Believe Circle Quilt Finish

This Independence Day long weekend gave me some much needed sewing time.

The idea for this quilt started back in May when it was my turn to be the quilter for the do. Good Stitches Believe Circle. Here's where I first wrote about it. Eight other stitchers contributed two blocks each to this quilt. The block comes from Sew, Mama, Sew BOM2. Those were some good mail days as the blocks began to arrive.

Originally, I thought I would use white or cream thread for the entire quilt, but one of the stitchers sent a special surprise with their blocks.
And it was filled with these beauties:
Once the blocks were arranged, I decided that sticking with white or cream thread for all of the quilting was going to make it too pretty. I didn't want "pretty", I wanted "fun". These brightly colored Aurifil 50 weight threads were just the touch of "fun" this quilt needed.
I did stick with Aurifil 50 weight cream thread to anchor the quilt with three lines of quilting going diagonally through the colored blocks. Each one of the spirals that occupies the white space is stitched in a different color of thread.
To finish it off, it is bound with a black and bright geometric print.
To keep it symmetrical, there are sixteen blocks on the front in a four by four design. The two extra blocks make a great statement on the back so that this quilt can be enjoyed from either side.
Each of the spirals is free motion quilted, which showed me that I need many more hour of practice before my hand will be steady enough for a larger design. I used a blue water soluble pen to draw the spiral before quilting. I can freehand fairly well in small area, but these spirals are about fifteen inches wide. Those drawn lines helped keep the design relatively consistent.
The binding was machine stitched to the front and hand stitched to the back. I know a lot of quilters love the speed of a binding sewn completely by machine. However, I'm a sucker for the slow finish. The binding is the last hurrah of being able to handle a quilt while it's still in progress. I relish that time to quietly hand sew the binding. After I finished this one though, I started thinking about sending it out into the world, and that it had the potential to be handled roughly. So I went back and machine stitched in the ditch from the front to catch the back binding and secure it much better than any hand stitching ever could. It' now ready to be wadded and drug and sat on and snuggled and whatever its future owner deems worthy.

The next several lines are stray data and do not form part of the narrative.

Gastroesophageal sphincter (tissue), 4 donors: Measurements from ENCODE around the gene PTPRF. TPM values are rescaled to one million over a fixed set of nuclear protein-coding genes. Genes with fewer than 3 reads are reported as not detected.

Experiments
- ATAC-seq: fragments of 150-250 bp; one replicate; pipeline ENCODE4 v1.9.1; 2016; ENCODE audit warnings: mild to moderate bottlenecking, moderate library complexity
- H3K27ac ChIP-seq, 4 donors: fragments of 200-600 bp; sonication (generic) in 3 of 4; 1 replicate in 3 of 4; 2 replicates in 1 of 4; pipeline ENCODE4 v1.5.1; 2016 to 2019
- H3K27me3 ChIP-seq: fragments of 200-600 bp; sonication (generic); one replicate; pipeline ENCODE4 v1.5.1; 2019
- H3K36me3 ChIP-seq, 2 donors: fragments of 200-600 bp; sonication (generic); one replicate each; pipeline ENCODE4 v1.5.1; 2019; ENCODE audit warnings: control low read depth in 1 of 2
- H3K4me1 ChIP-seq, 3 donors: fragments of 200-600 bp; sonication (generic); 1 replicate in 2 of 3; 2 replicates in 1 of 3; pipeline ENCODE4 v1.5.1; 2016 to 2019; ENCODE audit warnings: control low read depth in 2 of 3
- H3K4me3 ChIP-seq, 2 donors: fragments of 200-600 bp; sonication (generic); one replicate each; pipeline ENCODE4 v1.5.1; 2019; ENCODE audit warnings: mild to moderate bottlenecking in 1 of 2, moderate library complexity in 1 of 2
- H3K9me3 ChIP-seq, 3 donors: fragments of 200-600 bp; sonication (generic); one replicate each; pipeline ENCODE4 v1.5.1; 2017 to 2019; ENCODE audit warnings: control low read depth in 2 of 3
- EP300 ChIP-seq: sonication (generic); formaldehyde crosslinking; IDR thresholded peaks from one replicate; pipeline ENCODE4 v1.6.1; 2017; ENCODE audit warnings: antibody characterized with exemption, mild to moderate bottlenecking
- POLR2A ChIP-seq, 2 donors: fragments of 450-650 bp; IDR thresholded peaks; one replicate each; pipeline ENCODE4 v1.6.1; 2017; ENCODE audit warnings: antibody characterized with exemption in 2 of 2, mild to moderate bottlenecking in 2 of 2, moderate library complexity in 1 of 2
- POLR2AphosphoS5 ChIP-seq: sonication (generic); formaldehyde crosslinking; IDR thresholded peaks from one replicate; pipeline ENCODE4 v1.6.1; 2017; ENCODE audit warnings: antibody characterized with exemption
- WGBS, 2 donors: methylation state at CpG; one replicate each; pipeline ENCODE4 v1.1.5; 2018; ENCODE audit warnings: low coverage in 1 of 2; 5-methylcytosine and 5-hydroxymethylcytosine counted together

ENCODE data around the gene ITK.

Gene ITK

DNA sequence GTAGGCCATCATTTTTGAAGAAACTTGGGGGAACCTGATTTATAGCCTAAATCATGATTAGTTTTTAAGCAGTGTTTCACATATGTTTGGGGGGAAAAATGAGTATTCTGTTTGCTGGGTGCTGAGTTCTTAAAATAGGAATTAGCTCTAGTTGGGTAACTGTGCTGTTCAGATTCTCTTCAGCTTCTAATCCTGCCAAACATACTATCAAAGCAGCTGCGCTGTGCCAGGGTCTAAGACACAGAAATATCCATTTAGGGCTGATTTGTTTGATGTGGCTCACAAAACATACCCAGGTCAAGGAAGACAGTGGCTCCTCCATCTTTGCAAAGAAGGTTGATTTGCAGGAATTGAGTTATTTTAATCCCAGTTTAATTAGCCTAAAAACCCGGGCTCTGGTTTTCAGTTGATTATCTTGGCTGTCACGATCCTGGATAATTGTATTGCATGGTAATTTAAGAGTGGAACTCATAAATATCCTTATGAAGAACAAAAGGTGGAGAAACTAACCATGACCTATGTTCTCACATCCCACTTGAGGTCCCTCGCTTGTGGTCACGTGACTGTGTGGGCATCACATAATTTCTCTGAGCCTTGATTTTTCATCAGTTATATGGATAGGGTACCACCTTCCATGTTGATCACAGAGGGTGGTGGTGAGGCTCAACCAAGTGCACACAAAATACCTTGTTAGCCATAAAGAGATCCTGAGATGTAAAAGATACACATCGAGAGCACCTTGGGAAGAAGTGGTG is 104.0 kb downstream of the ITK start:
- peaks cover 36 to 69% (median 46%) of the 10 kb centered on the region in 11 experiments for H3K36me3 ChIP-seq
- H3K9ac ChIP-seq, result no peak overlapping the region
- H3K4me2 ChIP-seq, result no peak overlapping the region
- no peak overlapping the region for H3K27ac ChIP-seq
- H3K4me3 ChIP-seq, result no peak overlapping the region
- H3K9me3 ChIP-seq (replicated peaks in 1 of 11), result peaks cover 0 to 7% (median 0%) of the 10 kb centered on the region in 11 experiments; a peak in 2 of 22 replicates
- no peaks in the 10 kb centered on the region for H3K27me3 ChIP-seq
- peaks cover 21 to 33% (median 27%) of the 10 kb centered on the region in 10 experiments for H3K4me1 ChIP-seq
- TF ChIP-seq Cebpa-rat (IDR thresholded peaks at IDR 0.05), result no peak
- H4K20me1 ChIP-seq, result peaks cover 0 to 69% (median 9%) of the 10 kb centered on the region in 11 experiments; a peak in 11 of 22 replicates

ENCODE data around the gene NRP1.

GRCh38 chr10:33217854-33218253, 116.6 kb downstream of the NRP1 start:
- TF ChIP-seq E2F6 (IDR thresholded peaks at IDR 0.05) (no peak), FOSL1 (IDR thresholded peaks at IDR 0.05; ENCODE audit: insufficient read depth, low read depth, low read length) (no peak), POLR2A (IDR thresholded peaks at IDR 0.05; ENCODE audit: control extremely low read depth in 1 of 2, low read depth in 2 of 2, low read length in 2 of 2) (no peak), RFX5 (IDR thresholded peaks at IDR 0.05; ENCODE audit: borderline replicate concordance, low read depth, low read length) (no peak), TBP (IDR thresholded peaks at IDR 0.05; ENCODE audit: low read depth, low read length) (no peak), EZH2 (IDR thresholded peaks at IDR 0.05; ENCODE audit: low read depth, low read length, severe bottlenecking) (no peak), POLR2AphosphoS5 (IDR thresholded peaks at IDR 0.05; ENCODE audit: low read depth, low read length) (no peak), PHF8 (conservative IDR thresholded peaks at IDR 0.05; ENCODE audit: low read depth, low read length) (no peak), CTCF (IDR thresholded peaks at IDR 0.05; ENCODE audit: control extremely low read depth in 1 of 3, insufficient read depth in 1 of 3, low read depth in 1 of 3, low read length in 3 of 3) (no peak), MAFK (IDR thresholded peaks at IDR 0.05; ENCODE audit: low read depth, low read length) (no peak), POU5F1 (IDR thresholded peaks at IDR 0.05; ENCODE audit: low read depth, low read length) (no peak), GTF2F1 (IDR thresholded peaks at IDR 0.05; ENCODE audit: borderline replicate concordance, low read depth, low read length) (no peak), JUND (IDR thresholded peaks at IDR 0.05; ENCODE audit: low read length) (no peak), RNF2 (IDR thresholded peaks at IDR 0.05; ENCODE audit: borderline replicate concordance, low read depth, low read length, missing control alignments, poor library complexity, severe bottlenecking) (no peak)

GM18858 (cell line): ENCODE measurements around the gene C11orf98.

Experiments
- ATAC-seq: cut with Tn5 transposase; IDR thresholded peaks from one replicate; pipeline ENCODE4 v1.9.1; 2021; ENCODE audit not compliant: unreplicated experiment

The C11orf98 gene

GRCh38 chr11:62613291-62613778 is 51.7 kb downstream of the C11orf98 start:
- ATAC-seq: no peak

This quilt is being sent to My Very Own Blanket who will put it in the hands of a foster child in need.

This was such a fun quilt to make. I can't think of a better way to spend those few extra hours this holiday weekend gave me.

Tuesday, June 25, 2013

Coasters as Sewing Therapy

While I'm a long way from an empty nest (my youngest is ten years old), we helped my oldest move to her first apartment this past weekend. All those years of schooling and parenting were supposed to lead to this, right? I'm very happy for her and I'm sure she's going to be quite successful in her adulthood, but still, I miss her. She's five hours from home, too, so it's not like I can drop by for a visit or that she can easily run home or that we can meet for lunch every couple of weeks.

While we were helping her set up her apartment, I made note of the table topper she had made and decided to use on her kitchen table. I also noted that there were no coasters. This mom needed a little sewing therapy and a special something to send in the mail for special love.

She doesn't have her own sewing machine (yet) and left all her fabric at home. I raided it when we got home and found a scrap of this fabric, which was the focus fabric in the table topper. There was enough left to cut two 4 1/2" squares. I also found a scrap of the same fabric with a white background and cut two 4 1/2" squares from it as well. That was enough raiding of her fabric, so my stash provided the rest.

Everything is cut in 4 1/2" squares, with each piece on the bottom pressed in half. This common coaster pattern is very easy to make.

The key to remember is that the fold goes toward the center and the raw edges go toward the outside.

Add the second piece.

 Add the third piece.
Add the fourth piece and tuck it up under the first. Lay the backing wrong side down on top of that, then a layer of batting. Sew all the way around the outside, then turn it right side out through the center of the folded pieces. I usually curve the corners rather than try to make sharp points.
 In about an hour, start to finish, a set of four coasters was finished.
Cute from the front and the back.

Finished them with a ribbon, and shipped them off. Good therapy for mom, and a good addition to a new apartment for the daughter.